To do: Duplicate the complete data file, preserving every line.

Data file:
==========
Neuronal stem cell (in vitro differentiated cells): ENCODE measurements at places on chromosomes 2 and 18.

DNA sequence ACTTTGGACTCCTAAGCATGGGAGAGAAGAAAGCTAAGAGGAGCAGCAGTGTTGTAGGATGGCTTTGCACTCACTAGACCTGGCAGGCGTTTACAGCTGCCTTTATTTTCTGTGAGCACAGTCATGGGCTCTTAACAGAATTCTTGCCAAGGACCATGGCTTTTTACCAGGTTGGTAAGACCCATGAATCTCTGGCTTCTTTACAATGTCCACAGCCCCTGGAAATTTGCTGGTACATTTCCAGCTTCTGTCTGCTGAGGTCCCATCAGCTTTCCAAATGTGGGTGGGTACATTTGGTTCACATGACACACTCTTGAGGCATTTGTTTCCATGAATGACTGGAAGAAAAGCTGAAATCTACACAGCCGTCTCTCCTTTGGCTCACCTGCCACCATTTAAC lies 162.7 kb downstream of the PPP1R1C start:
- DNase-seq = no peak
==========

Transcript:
Neuronal stem cell (in vitro differentiated cells): ENCODE measurements at places on chromosomes 2 and 18.

DNA sequence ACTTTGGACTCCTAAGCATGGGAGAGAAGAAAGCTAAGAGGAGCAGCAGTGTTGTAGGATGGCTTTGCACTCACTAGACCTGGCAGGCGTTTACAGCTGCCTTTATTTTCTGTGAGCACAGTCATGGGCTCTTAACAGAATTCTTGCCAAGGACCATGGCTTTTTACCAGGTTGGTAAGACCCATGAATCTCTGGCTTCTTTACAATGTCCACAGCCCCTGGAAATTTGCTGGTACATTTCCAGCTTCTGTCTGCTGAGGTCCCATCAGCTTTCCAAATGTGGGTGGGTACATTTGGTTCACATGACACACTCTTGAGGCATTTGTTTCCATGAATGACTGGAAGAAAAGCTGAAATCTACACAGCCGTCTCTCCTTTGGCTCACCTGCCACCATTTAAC lies 162.7 kb downstream of the PPP1R1C start:
- DNase-seq = no peak